10 Myths about Yoga

Yoga

For men and women interested in health and fitness, yoga can provide a fun and healthy activity to combine with other healthy habits like gluten free energy bars, a regular sleep schedule, and better strategies for coping with stress.

Millions of people have tried yoga, and millions more are curious about how this Eastern mediation and exercise practice can provide stress relief, enhanced flexibility, and better muscle tone, along with a variety of other health benefits. Unfortunately, there are also many misconceptions about yoga and who it can benefit.

The following are the 10 most common myths about yoga and a little debunking to give folks interested in yoga some straight talk about how it can improve their health and well-being:

Yoga is not a real workout

Ask a yoga class after a vigorous session whether they feel they’ve had a workout. While yoga can often be less intense than other forms of exercises, there are variants of it that increase the heart rate and work muscles just as effectively as conventional exercise.

Yoga is a religion

While spirituality is a big component of yoga for many people, yoga itself is just a means of exercise and meditation. The precepts of yoga are compatible with just about any faith, and promote kindness and peace.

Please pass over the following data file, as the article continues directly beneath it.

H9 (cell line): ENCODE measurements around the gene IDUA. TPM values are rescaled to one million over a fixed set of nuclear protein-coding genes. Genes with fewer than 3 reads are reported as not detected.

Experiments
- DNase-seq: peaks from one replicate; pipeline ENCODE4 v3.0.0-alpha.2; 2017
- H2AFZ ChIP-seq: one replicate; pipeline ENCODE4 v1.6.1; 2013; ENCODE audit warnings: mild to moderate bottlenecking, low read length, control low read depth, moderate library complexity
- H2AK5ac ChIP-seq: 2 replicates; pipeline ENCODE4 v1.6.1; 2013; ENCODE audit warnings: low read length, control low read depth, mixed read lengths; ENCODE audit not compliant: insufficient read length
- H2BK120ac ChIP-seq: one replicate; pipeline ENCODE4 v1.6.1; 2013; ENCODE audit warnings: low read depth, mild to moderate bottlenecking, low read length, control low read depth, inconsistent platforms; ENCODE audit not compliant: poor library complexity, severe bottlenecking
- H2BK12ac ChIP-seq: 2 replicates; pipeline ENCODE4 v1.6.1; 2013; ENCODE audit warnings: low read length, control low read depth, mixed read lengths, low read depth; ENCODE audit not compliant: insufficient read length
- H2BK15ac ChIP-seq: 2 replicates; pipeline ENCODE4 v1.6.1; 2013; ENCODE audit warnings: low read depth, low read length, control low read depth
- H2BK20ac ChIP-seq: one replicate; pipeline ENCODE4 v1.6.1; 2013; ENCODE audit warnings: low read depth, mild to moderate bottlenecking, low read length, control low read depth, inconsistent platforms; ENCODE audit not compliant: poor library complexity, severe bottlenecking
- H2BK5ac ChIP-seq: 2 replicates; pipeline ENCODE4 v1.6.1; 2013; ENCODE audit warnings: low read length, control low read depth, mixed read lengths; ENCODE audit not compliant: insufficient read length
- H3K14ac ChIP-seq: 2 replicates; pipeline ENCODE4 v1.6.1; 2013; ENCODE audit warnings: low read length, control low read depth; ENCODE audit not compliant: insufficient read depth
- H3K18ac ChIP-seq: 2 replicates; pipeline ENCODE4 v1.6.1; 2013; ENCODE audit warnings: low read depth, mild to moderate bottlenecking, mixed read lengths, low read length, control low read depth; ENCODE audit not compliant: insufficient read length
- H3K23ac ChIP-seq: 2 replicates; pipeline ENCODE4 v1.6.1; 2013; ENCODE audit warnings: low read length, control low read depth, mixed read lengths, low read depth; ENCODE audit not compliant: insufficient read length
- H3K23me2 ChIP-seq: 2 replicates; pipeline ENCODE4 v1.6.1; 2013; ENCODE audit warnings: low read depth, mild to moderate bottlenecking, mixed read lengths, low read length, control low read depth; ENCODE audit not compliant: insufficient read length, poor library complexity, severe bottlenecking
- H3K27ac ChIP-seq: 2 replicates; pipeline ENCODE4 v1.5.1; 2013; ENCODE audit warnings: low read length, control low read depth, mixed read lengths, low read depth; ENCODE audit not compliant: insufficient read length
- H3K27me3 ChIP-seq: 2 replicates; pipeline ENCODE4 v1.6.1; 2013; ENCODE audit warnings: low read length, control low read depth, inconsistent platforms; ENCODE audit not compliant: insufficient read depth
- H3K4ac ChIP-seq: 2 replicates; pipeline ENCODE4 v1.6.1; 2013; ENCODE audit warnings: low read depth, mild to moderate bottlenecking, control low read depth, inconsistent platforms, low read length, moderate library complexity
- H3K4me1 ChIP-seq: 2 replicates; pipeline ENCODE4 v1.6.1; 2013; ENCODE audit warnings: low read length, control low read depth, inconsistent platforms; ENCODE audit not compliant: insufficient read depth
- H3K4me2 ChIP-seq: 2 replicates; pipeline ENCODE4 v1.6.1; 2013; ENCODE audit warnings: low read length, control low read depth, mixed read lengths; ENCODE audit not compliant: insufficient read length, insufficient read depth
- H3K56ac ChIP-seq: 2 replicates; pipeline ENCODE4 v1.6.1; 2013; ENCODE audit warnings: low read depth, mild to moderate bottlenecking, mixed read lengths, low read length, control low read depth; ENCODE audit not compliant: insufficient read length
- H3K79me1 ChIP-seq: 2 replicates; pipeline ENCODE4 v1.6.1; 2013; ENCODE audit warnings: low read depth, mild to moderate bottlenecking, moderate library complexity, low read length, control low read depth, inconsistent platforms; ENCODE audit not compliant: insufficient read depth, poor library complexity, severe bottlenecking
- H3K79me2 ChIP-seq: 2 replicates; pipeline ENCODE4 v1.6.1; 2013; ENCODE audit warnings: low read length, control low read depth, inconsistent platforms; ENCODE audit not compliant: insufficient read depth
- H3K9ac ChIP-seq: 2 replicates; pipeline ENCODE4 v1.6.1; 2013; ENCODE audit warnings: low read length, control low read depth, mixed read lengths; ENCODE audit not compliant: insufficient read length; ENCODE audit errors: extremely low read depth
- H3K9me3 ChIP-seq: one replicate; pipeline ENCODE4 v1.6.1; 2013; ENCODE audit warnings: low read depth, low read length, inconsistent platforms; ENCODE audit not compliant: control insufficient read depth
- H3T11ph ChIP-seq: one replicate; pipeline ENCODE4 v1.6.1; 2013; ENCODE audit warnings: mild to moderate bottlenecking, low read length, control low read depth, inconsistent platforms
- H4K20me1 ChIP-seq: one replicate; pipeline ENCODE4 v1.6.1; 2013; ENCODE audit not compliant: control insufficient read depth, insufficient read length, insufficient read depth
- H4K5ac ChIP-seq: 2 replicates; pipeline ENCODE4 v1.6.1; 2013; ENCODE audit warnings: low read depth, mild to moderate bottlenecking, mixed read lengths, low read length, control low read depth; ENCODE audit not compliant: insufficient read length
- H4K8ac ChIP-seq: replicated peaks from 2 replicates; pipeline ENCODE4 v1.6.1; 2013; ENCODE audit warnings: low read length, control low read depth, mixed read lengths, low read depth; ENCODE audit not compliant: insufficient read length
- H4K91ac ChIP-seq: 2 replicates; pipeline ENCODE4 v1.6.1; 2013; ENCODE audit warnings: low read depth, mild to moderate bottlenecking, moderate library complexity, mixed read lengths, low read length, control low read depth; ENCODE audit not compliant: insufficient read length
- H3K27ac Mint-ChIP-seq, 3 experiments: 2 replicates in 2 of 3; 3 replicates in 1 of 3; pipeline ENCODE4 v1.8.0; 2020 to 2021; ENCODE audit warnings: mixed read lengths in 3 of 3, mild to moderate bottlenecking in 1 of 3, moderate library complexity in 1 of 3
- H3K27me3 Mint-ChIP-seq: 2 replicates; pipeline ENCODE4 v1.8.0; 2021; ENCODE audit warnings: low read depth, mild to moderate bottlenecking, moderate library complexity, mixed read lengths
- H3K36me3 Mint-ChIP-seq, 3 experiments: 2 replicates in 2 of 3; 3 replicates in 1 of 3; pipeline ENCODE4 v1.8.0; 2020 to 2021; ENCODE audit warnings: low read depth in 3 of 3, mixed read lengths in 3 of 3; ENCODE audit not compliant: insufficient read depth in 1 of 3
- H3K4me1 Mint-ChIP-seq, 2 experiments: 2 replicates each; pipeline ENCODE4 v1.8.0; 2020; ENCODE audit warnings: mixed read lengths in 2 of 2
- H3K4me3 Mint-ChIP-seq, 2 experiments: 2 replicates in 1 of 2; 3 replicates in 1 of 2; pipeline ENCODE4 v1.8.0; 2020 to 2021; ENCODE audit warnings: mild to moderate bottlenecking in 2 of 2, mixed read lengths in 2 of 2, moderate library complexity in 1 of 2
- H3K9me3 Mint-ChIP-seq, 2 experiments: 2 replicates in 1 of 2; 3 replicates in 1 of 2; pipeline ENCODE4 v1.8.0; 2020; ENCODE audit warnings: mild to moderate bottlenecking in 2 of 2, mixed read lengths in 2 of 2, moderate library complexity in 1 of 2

Only flexible people can do yoga

Yoga helps promote flexibility. For people who are a little stiff, yoga can help facilitate greater flexibility. While the more advanced levels of yoga do require quite a bit of flexibility, beginner exercises can help those of us who are less flexible develop this attribute.

Yoga is expensive

Compared to gym dues, at-home treadmills, and exercise gear, the investment you make in yoga can be quite small. All you need to do yoga is some comfortable clothes, a yoga mat, and a book or video instructing you on a few basic poses. Even yoga classes are highly affordable, and some community centers, churches, and other groups offer free yoga instruction.

Real men don’t do yoga

Actually, men were the original inventors of yoga. Yoga was developed thousands of years ago by men in the East. Today, women do outnumber men in yoga classes, but, guys, is that necessarily a bad thing?

Yoga is a time-suck

A decent yoga session can take as little as 10 minutes. The great thing about yoga is that you can do it just about anytime, anywhere, making it very copacetic with modern lifestyles.

People with disabilities or chronic pain cannot practice yoga

Yoga can be quite beneficial to people with disabilities, or who suffer from arthritis or other chronic pain. It all depends on your specific circumstances and the program of yoga you undertake. Speak with a physician and your yoga instructor ahead of time to learn if yoga is right for you.

Yoga is for the young

Yoga practitioners come from all ages and walks of life. Many older people find yoga’s low-impact nature and emphasis on peace and reflection helpful.

Yoga is for hippies

Blue collar workers, CEOs, and a wide variety of others have found peace, contentment, and fitness through yoga.

There is only one form of yoga

There are actually quite a few yoga methods. Vinyasa focuses on breath, power yoga helps build strength, hot yoga uses heat to facilitate development, and hatha yoga is a slower form of the discipline.

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